I’m glad to hear this. I agree…why would a prescription drug be advertised on tv?? Makes no sense. My 12-year-old daughter has OCD and her SSRI is helping with the anxiety, but not the OCD. Her (previous) doctor wanted to put her on an anti-psychosis drug to help “loosen her thoughts”. After much research and deliberation we decided not to, but to start her on Clomipramine. While it is an older drug and not prescribed too often now, my mother takes it and it has helped her tremendously. My daughter has been on it for about 2 weeks and has adjusted to it fairly quickly. We are still waiting and starting ERP again and hoping the two things help. Good luck with everything, It is really hard.

    • ocdtalk says:

      Clomipramine is one drug Dan never took, so I’m not familiar with it, but I think you made a wise choice staying away from the anti-psychotics, especially for a twelve year old.
      Thanks for your kind words, and I hope things go well for your daughter.

  4. I don’t think drugs should be allowed to be advertised on TV. None of them. It’s waaaayyy too much consumer marketing. Drugs are prescribed by a doctor. Even though people are taking a lot more “control” of their own health these days I think that crosses the line. Leave the drug choices to the doctors.

  5. I just recently got off of Abilify and switched to a different drug. I gained twenty pounds and struggled with severe attention issues (which I never had any ADD symptoms before). Good to read this article and know that I am not the only one.

  6. ocdtalk says:

    Not only are you not the only one, I think these problems with Abilify are widespread. It seems there are a lot of metabolic issues which are not well understood that lead to this unusual weight gain, as well as additional side-effects. Thanks so much for commenting.

  7. I know this is an old post, but I really wanted to chime in on this one. I took Abilify to try and help with the side effects of SSRI’s. I only took it for two weeks. I have been on more drugs than I can remember in the last decade, but nothing was as bad as Abilify. I guess the side effect I got is called skin crawl, but the name doesn’t do it justice. My skin felt like it was its own organism. It felt like it was alive and had a mind of its own. I thought I was losing my mind. Great side effect for somebody with anxiety. I flushed the stuff and told the doc no more. It was after that I learned exactly what the drug is. No way it should be advertised, but it is everywhere.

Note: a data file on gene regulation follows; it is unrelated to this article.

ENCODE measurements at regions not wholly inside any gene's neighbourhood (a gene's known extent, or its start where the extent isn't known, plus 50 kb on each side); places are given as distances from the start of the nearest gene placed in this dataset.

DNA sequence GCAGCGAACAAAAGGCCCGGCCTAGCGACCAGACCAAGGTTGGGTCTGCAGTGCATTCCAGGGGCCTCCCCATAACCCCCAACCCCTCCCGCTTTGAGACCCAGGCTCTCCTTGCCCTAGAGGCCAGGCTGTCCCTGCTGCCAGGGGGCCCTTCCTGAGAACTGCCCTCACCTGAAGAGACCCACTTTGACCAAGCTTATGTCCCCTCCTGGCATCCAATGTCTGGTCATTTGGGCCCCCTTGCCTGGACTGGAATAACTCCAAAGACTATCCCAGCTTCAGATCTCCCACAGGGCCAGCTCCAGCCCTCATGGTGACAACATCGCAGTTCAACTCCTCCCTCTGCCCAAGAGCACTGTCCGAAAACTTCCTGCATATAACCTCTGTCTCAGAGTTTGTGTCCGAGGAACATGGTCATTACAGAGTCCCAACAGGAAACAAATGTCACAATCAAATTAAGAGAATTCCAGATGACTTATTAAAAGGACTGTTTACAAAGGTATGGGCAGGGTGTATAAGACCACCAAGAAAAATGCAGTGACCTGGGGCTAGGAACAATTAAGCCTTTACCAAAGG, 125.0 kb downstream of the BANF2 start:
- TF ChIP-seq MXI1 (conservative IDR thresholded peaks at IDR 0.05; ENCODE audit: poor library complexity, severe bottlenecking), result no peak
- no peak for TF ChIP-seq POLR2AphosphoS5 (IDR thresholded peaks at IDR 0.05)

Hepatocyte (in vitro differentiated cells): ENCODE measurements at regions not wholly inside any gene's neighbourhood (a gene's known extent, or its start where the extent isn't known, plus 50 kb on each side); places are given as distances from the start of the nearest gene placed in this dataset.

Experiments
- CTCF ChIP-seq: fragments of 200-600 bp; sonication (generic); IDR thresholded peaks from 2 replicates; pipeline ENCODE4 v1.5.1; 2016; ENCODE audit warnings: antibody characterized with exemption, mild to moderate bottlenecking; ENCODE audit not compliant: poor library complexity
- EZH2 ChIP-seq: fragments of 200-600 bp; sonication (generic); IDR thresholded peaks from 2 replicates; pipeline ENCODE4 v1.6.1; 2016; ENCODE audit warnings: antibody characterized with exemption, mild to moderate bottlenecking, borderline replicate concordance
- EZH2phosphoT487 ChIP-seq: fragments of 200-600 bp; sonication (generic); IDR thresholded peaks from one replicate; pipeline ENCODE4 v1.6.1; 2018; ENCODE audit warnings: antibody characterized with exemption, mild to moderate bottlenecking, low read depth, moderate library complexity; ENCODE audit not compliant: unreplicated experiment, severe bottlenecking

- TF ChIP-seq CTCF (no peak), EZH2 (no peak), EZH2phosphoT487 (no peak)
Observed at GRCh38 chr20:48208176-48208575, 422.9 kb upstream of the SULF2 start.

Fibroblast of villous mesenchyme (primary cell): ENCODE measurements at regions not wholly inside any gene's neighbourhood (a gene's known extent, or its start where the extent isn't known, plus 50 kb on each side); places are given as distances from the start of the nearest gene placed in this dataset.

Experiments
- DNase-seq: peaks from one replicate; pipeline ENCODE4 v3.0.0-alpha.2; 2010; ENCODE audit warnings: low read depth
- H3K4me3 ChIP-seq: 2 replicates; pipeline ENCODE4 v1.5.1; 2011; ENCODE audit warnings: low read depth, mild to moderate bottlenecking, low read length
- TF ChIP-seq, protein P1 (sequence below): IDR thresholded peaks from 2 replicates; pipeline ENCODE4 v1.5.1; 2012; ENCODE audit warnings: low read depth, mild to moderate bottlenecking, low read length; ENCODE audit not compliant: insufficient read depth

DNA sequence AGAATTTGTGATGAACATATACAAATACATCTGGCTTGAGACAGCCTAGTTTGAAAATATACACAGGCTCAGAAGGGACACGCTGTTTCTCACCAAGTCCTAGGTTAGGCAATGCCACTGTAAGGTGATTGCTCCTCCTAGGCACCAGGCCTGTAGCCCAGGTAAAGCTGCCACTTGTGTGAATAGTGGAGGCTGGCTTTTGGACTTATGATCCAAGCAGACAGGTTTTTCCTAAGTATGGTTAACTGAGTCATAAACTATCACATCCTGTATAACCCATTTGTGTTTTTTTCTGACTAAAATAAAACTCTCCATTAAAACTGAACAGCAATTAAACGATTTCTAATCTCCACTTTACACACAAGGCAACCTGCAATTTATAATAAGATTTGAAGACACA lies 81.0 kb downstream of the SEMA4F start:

• ocdtalk says:

      I welcome comments on all of my posts, old and new, and your comment is such an important one. I have heard of skin crawl, but your description is incredible…..I totally agree; this drug should NOT be advertised. Thanks so much for sharing your experience… is sure to help others.

  8. samatoms says:

    I was 30 years old when Abilify poisoned me. I was in the hospital for weeks followed by home care. Abilify gave me diabetes and permanantly high triglycerides. When I was hospitalized my triglycerides had reached 8600.

    Upon contacting Bristol Myer Squibb the company that manufactures this drug I complained. My complaint was dismissed and I was told that I ‘have a choice’ to what I put in my mouth.

    My choice was swayed with all of the advertisments.

    • Thank you so much for commenting and your story is both heartbreaking and disturbing. I am so sorry Abilify affected your health so drastically, and I hope by sharing our stories we can prevent this from happening to someone else. The response you received from the drug company is outrageous….I don’t know how these people can sleep at night.